As part of engaging with the G21C Theme, the Edinburgh College of Art (ECA) has embarked on a journey towards achieving or at least enhancing two specific areas which are intended to have a significant impact on each student's understanding of their own learning (the progress made and standards achieved) and in furnishing them with the ability to recognise and articulate the qualities and attributes they have gained along the way. Enhancing and developing assessment and feedback practice has been, and still is a major initiative for the College. The approach introduced in session 2007-08 sits at the heart of curriculum and project design: it aims to embed assessment as a key learning tool for students to use productively and assessment is no longer viewed as perhaps the least enjoyable part of their studies while at Art College.

Since 2007 a completely new assessment scheme with supporting programme documentation and regulations has been introduced as a key driver for strategic change. The aim was to demystify the assessment process for students and importantly to help students understand how they could use assessment to progress their own learning. Equally important for staff was to simplify processes and make fully explicit what was actually being assessed to ensure transparency and consistency of approach across the whole College.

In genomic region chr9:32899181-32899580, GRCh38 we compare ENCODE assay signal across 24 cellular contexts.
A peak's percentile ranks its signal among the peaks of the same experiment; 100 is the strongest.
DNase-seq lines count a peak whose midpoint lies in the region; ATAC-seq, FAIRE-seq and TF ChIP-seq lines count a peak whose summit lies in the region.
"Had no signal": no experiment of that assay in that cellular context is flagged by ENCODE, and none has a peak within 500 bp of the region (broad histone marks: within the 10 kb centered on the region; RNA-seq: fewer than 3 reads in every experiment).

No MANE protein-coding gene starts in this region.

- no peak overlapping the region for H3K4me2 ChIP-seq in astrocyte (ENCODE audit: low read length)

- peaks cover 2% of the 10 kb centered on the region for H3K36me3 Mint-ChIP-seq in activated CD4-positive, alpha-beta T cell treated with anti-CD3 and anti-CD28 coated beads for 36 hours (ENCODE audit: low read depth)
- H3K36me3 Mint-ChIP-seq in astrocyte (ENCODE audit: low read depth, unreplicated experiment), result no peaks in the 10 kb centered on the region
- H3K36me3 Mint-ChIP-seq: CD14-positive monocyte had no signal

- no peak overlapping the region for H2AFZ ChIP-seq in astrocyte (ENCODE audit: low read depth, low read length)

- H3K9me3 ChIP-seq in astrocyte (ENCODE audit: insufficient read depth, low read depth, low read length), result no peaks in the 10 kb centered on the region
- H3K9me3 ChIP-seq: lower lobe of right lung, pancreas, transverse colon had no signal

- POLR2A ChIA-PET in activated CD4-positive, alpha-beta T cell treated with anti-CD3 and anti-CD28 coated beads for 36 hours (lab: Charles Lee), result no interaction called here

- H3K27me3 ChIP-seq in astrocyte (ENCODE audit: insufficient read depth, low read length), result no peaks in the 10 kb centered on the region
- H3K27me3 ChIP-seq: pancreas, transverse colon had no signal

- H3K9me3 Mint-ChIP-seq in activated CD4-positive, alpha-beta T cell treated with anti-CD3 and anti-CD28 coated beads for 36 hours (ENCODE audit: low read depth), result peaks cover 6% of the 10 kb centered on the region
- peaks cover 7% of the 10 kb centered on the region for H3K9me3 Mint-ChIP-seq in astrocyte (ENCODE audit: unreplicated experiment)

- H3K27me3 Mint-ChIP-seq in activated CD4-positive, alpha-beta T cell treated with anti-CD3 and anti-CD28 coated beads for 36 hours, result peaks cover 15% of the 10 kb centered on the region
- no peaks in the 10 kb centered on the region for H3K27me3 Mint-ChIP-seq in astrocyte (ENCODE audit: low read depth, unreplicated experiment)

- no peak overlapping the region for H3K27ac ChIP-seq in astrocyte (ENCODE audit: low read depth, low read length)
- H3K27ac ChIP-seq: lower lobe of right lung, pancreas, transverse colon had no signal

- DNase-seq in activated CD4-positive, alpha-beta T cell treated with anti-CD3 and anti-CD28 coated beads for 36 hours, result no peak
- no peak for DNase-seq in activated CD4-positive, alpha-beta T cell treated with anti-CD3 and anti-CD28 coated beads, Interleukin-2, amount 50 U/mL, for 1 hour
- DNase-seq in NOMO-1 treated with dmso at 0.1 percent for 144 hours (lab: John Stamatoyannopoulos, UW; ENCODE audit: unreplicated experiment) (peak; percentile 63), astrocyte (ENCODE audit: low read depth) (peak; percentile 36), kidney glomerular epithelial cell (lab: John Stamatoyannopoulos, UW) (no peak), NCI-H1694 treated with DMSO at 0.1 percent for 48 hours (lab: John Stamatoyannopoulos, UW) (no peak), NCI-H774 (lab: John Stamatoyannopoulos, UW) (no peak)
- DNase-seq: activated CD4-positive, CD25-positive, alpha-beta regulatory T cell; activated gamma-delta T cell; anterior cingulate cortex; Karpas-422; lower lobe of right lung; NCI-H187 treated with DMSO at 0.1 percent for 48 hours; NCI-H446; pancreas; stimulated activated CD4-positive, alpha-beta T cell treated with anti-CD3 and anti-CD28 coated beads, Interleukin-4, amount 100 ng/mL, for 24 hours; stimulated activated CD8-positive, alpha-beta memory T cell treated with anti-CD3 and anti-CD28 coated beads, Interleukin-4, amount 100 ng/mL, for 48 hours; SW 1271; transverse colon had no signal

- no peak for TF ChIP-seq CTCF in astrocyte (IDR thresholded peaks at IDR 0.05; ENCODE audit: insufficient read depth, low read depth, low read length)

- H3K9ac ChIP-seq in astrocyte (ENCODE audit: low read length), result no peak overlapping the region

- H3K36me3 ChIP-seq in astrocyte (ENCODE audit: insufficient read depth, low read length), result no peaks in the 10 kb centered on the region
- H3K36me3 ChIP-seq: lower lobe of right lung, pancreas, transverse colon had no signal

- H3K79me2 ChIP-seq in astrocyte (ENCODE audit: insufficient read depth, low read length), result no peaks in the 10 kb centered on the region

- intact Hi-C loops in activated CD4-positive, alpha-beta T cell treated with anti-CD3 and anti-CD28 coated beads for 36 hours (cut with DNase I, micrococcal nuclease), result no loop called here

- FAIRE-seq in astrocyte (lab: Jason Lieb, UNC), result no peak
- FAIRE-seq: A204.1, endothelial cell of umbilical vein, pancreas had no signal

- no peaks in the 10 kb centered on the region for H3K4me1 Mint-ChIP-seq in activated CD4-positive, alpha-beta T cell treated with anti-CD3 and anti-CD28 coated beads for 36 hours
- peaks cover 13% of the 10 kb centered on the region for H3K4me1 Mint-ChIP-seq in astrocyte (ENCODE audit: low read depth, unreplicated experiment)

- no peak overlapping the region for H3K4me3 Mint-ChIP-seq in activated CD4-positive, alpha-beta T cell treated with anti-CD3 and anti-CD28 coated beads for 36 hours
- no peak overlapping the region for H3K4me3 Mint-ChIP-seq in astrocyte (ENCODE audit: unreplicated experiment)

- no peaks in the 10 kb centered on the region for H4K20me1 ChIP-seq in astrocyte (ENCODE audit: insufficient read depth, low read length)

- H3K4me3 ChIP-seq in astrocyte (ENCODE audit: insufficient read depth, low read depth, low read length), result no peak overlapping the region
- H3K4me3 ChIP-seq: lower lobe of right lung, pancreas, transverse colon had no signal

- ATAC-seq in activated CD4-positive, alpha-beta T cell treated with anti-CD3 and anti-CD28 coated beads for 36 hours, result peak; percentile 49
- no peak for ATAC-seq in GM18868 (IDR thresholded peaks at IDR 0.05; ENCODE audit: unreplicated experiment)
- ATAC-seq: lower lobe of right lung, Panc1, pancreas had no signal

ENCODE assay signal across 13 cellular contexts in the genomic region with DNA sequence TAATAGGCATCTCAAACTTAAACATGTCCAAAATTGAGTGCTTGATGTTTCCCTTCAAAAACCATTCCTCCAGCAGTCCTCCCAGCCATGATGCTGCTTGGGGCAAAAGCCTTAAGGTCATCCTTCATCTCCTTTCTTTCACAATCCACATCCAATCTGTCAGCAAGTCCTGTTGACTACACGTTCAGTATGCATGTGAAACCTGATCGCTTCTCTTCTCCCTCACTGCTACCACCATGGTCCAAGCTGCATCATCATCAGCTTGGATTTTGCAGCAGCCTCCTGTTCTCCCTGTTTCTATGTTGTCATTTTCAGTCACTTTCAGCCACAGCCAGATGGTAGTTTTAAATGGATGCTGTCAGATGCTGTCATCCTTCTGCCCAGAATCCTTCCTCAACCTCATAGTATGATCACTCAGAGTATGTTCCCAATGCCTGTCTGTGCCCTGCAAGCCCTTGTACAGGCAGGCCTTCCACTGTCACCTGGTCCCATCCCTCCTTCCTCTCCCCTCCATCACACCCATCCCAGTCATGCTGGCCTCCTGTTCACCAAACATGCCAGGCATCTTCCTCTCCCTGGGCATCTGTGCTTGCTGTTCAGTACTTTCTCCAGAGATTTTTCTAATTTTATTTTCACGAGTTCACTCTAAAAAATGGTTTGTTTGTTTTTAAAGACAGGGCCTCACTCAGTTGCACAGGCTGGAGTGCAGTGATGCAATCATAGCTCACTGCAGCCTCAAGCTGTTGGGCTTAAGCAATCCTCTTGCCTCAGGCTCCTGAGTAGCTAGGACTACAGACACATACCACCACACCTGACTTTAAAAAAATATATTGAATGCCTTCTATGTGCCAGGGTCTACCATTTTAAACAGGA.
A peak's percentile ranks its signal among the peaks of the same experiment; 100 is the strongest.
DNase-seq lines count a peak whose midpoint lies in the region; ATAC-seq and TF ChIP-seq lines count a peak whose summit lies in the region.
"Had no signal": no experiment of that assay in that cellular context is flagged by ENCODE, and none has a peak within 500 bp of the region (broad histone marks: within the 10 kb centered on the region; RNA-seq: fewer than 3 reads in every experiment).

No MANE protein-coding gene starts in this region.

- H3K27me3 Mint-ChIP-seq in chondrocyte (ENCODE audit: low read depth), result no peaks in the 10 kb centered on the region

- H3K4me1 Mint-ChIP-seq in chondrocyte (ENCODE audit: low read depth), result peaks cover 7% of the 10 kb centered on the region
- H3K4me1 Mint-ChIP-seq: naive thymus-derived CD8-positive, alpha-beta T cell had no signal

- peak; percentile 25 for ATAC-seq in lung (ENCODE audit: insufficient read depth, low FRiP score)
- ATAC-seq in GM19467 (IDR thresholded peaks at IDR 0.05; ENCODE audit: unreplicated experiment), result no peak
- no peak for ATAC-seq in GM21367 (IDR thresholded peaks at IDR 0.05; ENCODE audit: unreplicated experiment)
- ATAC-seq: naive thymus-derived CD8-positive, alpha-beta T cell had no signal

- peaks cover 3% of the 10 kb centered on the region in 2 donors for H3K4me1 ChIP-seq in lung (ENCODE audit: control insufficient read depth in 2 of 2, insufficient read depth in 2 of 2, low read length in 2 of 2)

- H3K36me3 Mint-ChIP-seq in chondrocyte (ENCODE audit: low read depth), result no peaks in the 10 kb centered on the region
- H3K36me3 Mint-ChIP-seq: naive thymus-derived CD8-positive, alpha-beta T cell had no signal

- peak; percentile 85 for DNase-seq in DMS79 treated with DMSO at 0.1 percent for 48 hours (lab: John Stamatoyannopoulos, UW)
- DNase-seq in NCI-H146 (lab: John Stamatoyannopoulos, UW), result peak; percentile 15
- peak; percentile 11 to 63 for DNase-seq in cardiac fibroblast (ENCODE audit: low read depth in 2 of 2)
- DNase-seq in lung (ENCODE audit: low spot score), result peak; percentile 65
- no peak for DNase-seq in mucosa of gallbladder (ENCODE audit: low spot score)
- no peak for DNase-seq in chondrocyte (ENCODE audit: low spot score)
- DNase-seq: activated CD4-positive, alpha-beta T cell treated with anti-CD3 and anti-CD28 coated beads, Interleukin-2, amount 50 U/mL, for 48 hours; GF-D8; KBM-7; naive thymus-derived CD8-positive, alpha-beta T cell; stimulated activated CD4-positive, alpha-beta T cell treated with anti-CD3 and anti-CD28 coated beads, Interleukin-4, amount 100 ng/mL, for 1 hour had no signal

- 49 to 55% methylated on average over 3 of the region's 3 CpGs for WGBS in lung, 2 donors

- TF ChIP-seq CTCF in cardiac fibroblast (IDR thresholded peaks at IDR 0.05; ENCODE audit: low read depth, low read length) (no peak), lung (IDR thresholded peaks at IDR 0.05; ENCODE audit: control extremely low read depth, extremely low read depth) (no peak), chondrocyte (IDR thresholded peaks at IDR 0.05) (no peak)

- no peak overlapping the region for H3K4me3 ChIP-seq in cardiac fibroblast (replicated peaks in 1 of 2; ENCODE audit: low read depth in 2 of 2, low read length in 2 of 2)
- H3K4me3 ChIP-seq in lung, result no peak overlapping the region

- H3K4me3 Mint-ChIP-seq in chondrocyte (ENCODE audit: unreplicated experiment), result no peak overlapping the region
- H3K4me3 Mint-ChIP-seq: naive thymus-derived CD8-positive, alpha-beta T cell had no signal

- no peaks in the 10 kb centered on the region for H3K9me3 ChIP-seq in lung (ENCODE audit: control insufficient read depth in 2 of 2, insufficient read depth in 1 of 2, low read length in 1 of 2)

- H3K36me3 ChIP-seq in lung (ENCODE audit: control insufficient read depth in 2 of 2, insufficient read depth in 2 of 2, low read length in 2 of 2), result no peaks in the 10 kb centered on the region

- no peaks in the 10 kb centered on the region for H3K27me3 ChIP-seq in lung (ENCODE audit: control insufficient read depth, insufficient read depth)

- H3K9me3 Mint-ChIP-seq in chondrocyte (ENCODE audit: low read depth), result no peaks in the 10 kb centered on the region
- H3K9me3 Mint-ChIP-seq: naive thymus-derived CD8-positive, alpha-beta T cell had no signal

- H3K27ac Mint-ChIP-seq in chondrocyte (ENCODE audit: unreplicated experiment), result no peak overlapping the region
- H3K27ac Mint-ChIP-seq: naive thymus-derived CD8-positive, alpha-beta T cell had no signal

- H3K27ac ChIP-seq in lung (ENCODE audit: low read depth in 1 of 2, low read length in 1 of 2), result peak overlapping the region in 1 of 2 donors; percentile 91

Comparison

Assessment and feedback is a high priority across the sector in all subjects given the generally poor results in the national student survey where, somewhat surprisingly given the pedagogical approach, subjects in Art and Design in particular perform very poorly. The challenge is not an issue of standards, robustness, fairness or parity in assessment, but clarity. Students are generally completely unclear regarding how and what is actually being assessed: assessment is viewed as something that happens to them and not necessarily something that contributes positively to their learning.